The Complete Victor Releases
Marion Harris

Marion Harris: The Complete Victor Releases

Second edition (2005), featuring newly remastered sound, one bonus track, and expanded and enhanced 20-page booklet. 22 selections, recorded between 1916 and 1919, including one rejected take from 1917, and two final selections from 1927. Marion Harris was the first female vocalist to record songs with "jazz" and "blues" in their titles; she exemplifies the transition from the old school of gutsy ragtime singing to the newer, softer kind of delivery that was typical of female vocalists of the 1920s. List price: $16.49


  • Catalogue number: ARCH 5001A
  • UPC: 777215104600
  • Original release date: December 9, 2000
  • Running length: 69:48 / 22 tracks
  • Notes & packaging: Includes a 20-page booklet
  • Tracks recorded: 1916-1919 and 1927
  • Contains racially derogatory language
  • In Archeophone’s Pioneers series
Tracks and Sound SamplesProduct DescriptionPackage DealsMore by this Artist
 Sample all tracks 
1. I Ain’t Got Nobody Much Marion Harris 1916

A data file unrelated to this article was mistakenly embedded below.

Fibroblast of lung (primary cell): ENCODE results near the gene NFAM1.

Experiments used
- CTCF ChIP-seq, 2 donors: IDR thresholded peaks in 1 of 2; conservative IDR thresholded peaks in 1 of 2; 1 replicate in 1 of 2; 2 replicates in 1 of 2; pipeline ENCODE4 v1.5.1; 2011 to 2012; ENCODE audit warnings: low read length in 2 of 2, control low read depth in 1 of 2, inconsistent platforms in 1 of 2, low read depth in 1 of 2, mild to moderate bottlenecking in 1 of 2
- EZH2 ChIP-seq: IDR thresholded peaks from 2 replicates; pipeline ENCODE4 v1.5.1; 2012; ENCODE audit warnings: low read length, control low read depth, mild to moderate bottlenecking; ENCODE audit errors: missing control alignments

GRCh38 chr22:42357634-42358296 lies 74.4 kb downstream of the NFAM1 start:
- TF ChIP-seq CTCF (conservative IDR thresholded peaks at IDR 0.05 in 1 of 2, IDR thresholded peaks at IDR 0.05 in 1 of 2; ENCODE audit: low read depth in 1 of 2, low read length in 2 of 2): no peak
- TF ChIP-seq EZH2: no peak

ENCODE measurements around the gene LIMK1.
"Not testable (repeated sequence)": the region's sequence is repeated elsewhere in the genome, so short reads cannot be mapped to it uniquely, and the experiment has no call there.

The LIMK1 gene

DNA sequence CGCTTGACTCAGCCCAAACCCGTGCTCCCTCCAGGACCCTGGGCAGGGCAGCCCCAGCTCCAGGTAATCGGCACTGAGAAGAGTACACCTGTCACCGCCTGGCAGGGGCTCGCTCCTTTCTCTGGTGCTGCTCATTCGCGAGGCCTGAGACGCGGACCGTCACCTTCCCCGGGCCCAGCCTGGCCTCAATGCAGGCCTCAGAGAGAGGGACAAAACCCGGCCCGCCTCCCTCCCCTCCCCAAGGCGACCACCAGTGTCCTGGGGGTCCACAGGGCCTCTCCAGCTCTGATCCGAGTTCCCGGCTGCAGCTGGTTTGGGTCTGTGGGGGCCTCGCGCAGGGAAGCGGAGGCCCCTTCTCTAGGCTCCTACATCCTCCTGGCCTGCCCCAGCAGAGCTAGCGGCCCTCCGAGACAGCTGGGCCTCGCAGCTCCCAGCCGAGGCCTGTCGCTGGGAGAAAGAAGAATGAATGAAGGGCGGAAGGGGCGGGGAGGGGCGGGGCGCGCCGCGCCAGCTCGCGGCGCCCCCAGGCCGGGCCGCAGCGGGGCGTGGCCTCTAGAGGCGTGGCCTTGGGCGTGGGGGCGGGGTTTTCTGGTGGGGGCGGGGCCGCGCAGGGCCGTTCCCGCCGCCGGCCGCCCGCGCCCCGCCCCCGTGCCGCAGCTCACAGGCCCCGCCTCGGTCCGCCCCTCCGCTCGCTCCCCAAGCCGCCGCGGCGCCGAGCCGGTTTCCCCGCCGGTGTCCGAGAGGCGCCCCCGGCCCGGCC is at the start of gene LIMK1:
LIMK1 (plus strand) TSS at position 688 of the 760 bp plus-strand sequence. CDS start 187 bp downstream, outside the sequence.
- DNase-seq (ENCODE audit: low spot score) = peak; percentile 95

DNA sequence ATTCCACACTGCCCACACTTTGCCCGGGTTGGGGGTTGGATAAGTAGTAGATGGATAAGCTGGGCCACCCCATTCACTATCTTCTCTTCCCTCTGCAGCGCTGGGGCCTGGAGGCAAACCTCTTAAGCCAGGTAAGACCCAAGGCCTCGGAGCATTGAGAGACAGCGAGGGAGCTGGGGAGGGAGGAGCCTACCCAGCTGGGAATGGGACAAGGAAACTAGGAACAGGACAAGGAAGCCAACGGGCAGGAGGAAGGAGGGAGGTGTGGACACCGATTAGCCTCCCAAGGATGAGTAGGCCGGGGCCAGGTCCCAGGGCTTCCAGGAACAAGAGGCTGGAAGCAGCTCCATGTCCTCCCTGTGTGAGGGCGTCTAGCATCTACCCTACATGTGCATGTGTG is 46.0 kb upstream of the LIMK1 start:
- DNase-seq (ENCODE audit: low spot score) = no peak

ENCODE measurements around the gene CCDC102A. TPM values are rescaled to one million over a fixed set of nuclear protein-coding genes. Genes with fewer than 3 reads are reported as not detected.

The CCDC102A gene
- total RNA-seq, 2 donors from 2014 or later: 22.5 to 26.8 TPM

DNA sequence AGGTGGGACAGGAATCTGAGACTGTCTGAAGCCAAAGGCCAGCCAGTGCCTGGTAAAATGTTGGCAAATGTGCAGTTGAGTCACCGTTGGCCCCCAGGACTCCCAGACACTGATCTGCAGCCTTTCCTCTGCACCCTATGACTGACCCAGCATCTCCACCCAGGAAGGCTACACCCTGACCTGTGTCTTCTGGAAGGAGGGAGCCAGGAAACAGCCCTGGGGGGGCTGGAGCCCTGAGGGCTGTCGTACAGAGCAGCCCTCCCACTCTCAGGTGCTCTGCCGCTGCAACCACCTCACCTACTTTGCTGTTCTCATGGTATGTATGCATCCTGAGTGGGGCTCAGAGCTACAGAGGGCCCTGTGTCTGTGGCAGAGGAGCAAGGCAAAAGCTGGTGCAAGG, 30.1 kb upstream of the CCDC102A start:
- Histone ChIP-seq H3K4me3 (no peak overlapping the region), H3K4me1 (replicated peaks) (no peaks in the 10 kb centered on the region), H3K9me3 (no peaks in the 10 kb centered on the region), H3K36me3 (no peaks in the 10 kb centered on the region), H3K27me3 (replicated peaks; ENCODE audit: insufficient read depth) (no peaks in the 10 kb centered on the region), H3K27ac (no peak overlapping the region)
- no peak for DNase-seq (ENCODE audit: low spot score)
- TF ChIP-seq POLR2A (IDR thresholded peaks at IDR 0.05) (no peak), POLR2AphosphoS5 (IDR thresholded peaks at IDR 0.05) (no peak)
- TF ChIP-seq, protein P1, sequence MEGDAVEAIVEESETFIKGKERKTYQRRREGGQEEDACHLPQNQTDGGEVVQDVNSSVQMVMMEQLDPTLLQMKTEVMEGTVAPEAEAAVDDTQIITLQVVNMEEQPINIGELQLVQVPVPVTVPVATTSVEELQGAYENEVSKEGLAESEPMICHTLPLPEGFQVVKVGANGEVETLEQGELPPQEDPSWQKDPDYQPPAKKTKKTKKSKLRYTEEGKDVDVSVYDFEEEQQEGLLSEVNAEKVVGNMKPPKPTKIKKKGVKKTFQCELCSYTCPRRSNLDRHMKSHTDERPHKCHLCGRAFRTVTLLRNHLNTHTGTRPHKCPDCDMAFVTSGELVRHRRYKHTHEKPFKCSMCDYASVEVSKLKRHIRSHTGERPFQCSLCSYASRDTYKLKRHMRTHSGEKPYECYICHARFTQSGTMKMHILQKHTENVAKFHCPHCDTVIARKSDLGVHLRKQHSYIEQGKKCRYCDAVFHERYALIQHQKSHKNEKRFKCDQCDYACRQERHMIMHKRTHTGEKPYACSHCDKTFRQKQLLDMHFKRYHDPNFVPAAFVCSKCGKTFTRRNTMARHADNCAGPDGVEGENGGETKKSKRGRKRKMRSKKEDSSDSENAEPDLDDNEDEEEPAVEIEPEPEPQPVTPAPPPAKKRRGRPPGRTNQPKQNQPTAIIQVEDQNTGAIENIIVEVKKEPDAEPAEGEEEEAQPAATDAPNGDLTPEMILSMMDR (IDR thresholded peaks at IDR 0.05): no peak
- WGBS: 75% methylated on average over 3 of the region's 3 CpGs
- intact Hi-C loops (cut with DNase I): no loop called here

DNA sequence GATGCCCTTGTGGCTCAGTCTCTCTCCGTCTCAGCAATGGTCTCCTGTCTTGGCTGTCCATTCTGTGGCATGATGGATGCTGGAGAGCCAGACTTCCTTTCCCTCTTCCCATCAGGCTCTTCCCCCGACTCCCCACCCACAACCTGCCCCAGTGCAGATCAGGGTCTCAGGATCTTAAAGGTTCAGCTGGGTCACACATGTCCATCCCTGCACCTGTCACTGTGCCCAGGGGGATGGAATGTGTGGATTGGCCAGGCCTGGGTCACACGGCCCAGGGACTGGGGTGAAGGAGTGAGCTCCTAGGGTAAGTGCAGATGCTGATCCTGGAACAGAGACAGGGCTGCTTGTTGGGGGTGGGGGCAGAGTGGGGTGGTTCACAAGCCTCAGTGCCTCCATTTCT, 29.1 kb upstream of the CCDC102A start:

2. I’m Gonna Make Hay While the Sun Shines in Virginia Marion Harris 1916
3. Don’t Leave Me, Daddy Marion Harris 1916
4. My Syncopated Melody Man Marion Harris 1916
5. Paradise Blues Marion Harris 1916
6. I Wonder Why Marion Harris and Billy Murray 1917
7. They Go Wild, Simply Wild, Over Me Marion Harris 1917
8. Some Sweet Day Marion Harris 1917
9. When I Hear That Jazz Band Play Marion Harris 1917
10. Everybody’s Crazy ‘Bout the Dog-gone Blues But I’m Happy Marion Harris 1917
11. When Alexander Takes His Ragtime Band to France [rejected take] Marion Harris 1918
12. When Alexander Takes His Ragtime Band to France Marion Harris 1918
13. There’s a Lump of Sugar Down in Dixie Marion Harris 1918
14. Mammy’s Chocolate Soldier Marion Harris 1918
15. Good-Bye Alexander (Good-Bye Honey Boy) Marion Harris 1918
16. After You’ve Gone Marion Harris 1918
17. For Johnny and Me Marion Harris 1919
18. A Good Man Is Hard to Find Marion Harris 1919
19. Jazz Baby Marion Harris 1919
20. Take Me to the Land of Jazz Marion Harris 1919
21. Did You Mean It? Marion Harris 1927
22. The Man I Love Marion Harris 1927